In refuting the claim that 3:28 was abrogated, Dr. Az-Zalmi, in his book التبيان لرفع غموض النسخ في القرآن, pages 186-187, launches a frustrated attack on Ibn Salaama (I translate):
Dr. Az-Zalmi wrote:
He (Ibn Salaama) said that part of 3:28 that says, "Believers shall not take for allies the unbelievers over the believers" that part is unabrogated. The abrogated part is "Unless you protect yourselves against them" that part was abrogated by the sword verse. Without explaining what contradiction there is between the two verses or explain what the meaning of "except if you protect yourselves against them" means. As if abrogation in the Quran is by opinion subject to what the analyst likes, if he wills he says it's abrogated and if he wills he says it's not. And if he wills he makes part of it abrogated and another not.
This is his method in all the verses he claimed in his book were abrogated. He rarely offered a reason. His book الناسخ والمنسوخ should be burned in the Muslim world because it polluted the status of the Grand Quran, which is the basis of Islamic law, even if he did so with good intention.
Emphasis mine. Wow! I'd add that Ibn Hazm Al-Andalusi did likewise: called verses abrogated without saying why in most cases. Here is the verse in question for reference,
Dr. Mustafa Zayd, in his book النسخ في القرآن الكريم, volume 2, pages 60-62 (items 779-780) refutes this claim and quotes Ibn Al-Jawzi, from his book نواسخ القرآن, pages 58-59, saying,
وقد زعم إسماعيل السدي أن قوله: "لا يتخذ المؤمنون الكافرين أولياء من دون المؤمنين" منسوخة بقوله: "إلا أن تتقوا منهم تقاة". ومثل هذا ينبغي تنزيه الكتب عن ذكره، فضلا عن رده؛ فإنه قول من لا يفهم ما يقول. اهـ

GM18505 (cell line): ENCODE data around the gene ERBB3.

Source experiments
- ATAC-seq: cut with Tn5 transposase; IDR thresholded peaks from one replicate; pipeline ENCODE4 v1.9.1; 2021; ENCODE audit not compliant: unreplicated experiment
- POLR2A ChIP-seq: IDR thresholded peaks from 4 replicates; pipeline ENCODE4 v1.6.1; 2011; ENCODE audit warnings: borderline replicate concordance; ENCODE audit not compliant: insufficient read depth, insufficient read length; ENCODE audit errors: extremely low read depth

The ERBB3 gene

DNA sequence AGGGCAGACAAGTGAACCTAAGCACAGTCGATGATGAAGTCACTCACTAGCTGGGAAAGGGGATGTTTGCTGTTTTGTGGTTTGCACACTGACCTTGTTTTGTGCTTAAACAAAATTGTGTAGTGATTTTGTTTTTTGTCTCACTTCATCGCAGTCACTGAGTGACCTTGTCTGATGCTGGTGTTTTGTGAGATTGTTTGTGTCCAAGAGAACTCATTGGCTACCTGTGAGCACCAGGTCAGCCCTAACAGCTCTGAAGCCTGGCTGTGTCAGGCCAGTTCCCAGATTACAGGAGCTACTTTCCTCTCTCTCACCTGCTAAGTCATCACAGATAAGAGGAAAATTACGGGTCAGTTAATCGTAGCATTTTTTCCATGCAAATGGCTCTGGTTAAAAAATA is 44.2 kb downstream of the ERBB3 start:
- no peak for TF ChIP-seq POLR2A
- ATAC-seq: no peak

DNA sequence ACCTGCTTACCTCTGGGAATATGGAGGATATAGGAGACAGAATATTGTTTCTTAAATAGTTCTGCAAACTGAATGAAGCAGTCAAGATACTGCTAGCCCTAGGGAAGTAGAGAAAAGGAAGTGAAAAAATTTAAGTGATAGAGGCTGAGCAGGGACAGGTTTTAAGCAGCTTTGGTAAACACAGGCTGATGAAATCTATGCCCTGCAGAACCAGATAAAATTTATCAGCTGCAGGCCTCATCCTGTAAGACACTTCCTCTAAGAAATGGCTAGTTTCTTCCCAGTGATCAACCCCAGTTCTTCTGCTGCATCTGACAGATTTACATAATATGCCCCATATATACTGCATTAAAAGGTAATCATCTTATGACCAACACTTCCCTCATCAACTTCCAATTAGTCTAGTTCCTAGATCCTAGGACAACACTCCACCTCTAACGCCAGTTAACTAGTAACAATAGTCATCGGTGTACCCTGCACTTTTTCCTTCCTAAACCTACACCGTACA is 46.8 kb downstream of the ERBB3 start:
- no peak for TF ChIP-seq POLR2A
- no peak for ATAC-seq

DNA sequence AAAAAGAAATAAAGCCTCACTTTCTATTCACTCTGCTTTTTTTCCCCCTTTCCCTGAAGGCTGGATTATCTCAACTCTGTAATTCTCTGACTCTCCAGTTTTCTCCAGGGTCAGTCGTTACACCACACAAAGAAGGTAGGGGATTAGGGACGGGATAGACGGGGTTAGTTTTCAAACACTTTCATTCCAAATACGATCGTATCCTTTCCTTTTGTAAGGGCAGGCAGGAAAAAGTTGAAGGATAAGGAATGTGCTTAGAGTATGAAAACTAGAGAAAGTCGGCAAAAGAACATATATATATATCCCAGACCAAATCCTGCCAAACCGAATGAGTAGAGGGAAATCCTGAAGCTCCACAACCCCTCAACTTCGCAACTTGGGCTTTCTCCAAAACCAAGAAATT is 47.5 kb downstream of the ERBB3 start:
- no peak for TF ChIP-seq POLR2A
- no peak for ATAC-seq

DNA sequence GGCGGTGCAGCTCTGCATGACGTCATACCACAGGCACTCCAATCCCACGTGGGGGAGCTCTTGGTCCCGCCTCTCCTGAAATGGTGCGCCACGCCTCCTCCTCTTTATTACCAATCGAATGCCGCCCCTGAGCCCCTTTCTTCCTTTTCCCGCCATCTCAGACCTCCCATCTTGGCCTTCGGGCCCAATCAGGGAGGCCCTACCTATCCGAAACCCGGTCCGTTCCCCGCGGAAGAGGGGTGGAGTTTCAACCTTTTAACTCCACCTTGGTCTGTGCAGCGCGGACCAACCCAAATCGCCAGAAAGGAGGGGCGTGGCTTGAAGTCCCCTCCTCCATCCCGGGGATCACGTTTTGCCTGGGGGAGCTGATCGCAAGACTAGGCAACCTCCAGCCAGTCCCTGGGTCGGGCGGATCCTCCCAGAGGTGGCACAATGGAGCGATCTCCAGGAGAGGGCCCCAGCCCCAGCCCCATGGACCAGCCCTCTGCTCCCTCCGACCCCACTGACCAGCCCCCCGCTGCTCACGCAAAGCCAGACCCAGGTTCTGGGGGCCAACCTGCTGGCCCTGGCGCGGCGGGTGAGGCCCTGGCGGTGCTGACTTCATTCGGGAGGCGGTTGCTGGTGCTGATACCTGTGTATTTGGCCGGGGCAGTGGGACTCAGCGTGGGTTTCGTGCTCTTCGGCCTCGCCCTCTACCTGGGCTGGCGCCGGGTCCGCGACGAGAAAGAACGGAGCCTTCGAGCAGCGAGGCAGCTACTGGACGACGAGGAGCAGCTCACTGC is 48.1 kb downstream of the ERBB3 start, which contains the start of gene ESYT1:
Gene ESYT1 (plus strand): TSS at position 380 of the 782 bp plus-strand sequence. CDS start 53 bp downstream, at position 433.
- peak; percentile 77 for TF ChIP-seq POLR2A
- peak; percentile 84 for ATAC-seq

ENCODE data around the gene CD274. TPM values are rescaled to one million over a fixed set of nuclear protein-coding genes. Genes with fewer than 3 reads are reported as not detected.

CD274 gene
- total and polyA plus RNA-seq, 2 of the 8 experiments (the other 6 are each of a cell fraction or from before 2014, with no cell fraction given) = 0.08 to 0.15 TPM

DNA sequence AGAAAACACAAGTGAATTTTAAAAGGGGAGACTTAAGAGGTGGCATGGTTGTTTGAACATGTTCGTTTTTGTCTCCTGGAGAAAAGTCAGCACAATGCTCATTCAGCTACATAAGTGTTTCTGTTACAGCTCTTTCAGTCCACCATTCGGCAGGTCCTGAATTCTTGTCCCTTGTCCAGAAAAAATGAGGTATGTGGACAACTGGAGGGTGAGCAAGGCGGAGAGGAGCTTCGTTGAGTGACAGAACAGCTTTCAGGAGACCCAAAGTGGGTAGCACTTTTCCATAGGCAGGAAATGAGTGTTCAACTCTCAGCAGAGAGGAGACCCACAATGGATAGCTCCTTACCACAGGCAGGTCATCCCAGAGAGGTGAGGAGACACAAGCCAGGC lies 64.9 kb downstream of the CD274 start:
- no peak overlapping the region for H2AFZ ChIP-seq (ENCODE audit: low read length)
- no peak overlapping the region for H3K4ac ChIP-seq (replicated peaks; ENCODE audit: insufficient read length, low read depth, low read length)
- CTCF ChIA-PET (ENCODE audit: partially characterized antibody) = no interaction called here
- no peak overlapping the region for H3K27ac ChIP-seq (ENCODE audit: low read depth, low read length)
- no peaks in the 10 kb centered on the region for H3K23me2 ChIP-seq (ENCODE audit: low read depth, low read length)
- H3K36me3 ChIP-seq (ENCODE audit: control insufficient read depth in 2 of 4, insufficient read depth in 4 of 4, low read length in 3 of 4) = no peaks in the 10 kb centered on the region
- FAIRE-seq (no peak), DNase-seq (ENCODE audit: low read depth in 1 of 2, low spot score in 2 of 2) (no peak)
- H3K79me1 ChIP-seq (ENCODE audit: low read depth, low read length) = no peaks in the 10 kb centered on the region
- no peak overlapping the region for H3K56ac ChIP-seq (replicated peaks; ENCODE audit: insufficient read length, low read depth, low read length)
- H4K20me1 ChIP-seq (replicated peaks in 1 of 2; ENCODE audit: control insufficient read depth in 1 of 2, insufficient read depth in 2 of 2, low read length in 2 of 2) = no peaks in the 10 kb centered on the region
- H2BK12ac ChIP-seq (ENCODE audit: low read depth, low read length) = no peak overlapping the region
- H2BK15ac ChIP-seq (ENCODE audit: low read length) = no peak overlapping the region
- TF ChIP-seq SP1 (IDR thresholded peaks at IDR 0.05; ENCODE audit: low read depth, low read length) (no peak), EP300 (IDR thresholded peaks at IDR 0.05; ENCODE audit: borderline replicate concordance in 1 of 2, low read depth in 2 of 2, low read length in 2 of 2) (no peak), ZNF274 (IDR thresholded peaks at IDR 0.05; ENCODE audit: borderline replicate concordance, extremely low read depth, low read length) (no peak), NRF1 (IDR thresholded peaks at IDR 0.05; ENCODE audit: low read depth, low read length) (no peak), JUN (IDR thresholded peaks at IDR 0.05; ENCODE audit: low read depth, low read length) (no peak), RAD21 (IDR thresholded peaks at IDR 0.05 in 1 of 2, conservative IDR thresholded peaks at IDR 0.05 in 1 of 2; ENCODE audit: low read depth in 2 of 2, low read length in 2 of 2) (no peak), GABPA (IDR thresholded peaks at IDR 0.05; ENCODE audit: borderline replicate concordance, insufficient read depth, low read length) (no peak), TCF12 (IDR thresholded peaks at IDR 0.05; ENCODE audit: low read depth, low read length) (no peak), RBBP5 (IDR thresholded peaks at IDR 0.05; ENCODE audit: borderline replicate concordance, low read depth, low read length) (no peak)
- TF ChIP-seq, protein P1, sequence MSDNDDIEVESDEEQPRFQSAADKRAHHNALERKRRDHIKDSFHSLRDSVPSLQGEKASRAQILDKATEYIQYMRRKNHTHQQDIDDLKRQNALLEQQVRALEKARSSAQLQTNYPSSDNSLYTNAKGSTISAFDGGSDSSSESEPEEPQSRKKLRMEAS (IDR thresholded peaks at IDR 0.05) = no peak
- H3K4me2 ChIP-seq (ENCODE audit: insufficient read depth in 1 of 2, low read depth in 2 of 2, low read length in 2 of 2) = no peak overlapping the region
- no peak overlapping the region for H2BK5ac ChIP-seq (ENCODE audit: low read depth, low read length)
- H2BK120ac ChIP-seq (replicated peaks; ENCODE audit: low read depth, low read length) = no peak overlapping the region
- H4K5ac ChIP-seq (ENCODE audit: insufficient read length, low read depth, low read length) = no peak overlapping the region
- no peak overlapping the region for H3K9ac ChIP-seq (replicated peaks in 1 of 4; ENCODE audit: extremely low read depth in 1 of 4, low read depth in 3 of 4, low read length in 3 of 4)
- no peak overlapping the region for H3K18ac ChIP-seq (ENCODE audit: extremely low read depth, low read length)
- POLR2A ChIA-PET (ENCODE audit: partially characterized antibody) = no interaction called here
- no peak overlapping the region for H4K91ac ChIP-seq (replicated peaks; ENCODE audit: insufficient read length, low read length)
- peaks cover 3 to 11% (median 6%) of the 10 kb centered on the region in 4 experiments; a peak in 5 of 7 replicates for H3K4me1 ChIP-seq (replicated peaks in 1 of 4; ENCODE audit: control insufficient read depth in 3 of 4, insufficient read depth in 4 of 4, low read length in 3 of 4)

Translation: Ismail As-Suddi claimed that His words "Believers shall not take disbelievers for allies instead of believers" is abrogated by His words "Except that you protect yourselves in precaution." Such talk, books should be spared mentioning it
, let alone refuting it, as it is the talk of someone who does not know what he's saying
Al-Jabri, in his book لا نسخ في القرآن...لماذا؟, pages 105-107, rejects this claim and says that the same notion of Ibn Salaama (nicknamed Abun-Nasr) was coined by the Khawaarij (Defectors), who regarded Tuqya (prudence), mentioned in 3:28, as a sign of weakness not befitting a believer. Tuqya is a very misunderstood concept! Some Shia justify any lying as Tuqya. Islamophobes quote it (they pronounce it Taqiyya, like the Shia do), as evidence that Muslims cannot be believed because they would tell you what you want to hear.
Tuqya is far from unconditional lying, it is simply a survival mechanism. If admitting that you're a Muslim will get you killed, then you have a license from God to hide your faith to protect yourself. This is the same thing that God mentions in,
To understand Islam, you have to examine the entirety of the Quran (and the authentic Hadeeth), not jump to a conclusion, based usually on interpretation, from a single verse or hadeeth. Islam forbids lying, and the Prophet (PBUH) made that clear when he said, "Stay away from lying. Lying leads to licentiousness and licentiousness leads to Hell." Narrated by Abdullah ibn Mas`ood and reported by Muslim as authentic.
Abu-Abdillah Shu`la, in his book صفوة الراسخ في علم المنسوخ والناسخ, page 120, rejects this claim and the reasoning behind it. He states clearly that the verse refers only to those who are forced to declare disbelief in order to save their lives. It has no other meaning. Shu`la cites 16:106
for support like I did above.Who said what:
As-Suddi (according to Ibn Al-Jawzi, quoted by Dr. Zayd),
Al-Khawaarij (according to Al-Jabri),
Ibn Al-Jawzi (quoted by Dr. Zayd),
Abdullah ibn Hamza Aş-Şa`di Al-Yamaani,
Dr. Mustafa Zayd,